The anti-burn-it-downers’ plan appears to be this: Hope it gets better. Ideally, Trump loses — but without these conservative anti-Trumpers sullying themselves by voting Biden — and the GOP keeps control of the Senate. Average Republicans wake up, as if freed from a magic spell. Majority Leader Mitch McConnell blocks Democratic policies and liberal judges, various factions put aside their differences to oppose a Democratic president, and the party returns to its pre-Trump principles.
Maybe that happens. But here’s another scenario:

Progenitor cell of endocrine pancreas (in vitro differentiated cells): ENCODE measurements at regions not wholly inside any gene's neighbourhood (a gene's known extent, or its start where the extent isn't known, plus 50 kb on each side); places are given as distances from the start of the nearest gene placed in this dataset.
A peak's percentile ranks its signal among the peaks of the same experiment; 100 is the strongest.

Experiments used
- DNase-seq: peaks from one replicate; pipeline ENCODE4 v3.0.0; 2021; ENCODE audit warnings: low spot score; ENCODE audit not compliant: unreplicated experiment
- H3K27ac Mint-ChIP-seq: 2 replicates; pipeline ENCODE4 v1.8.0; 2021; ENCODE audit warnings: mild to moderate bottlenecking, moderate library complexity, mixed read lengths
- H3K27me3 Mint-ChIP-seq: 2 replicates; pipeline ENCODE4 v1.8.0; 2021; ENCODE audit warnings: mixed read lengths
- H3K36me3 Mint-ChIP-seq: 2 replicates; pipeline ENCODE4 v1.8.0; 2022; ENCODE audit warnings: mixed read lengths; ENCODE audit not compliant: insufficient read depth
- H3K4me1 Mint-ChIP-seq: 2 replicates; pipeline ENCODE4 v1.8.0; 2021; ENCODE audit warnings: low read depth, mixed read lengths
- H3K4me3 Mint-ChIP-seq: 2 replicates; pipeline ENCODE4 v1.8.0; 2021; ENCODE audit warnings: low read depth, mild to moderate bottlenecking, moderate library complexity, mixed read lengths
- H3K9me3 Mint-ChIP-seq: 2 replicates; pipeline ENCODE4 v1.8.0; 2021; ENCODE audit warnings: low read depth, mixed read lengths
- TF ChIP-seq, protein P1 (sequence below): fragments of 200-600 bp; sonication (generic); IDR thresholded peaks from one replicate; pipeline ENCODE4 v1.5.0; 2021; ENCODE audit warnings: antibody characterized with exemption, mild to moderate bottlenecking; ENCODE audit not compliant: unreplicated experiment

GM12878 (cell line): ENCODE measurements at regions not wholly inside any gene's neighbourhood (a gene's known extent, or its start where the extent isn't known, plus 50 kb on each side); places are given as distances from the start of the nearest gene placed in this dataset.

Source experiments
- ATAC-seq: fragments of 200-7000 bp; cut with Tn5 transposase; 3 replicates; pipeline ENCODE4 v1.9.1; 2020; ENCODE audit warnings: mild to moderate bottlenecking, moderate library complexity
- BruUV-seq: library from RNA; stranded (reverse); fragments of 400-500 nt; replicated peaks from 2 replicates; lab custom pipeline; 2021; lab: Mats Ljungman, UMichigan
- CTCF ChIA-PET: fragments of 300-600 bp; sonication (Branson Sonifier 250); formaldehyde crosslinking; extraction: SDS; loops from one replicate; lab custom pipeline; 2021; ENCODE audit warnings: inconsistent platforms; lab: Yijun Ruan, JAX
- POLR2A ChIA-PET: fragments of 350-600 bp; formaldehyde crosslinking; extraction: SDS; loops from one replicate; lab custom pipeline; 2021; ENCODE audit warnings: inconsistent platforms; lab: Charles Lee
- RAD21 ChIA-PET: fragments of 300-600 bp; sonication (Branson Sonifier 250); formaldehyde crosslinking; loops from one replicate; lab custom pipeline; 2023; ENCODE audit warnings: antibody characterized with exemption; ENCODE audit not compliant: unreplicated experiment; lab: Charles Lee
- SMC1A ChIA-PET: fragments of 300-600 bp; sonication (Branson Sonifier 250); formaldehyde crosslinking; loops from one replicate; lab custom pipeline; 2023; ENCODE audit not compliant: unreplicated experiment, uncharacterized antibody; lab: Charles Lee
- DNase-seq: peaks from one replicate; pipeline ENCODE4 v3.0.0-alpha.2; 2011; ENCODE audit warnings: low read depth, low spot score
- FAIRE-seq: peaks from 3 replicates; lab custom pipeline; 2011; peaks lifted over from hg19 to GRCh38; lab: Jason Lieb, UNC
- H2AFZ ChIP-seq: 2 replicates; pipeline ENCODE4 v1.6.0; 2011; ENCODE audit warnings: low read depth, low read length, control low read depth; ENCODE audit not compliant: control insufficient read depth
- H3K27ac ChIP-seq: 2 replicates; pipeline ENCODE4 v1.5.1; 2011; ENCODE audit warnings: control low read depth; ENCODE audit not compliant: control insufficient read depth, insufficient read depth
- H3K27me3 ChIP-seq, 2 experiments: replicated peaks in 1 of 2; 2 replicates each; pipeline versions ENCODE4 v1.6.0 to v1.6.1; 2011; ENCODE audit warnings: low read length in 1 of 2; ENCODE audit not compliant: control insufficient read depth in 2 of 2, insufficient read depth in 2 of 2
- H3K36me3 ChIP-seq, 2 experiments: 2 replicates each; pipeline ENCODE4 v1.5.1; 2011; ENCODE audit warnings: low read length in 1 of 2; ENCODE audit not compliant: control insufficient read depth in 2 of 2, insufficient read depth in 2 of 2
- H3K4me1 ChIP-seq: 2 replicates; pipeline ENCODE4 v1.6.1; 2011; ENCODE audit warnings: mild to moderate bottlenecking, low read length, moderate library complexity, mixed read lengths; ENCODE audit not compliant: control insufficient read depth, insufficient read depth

Trump loses, but retains significant influence and frequently comments on politics. Average Republicans remain populist and the party delves further into white identity politics. Aspiring party leaders — former U.N. Ambassador Nikki Haley; Senators Tom Cotton, Josh Hawley, and Ted Cruz; Fox pundit Tucker Carlson; whoever — try to claim Trump’s mantle rather than repudiate it. Most Americans who call themselves conservative blame the loss on the media, the elites, universities, Hollywood, anyone other than Donald Trump and the Republicans who backed him. David French, Mitt Romney, etc. continue to find themselves on the outs because they didn’t have Trump’s back when it mattered, and their calm, principled style remains a poor fit for voters who prioritize owning the libs.
If reality turns out more like the second scenario than the first, what then?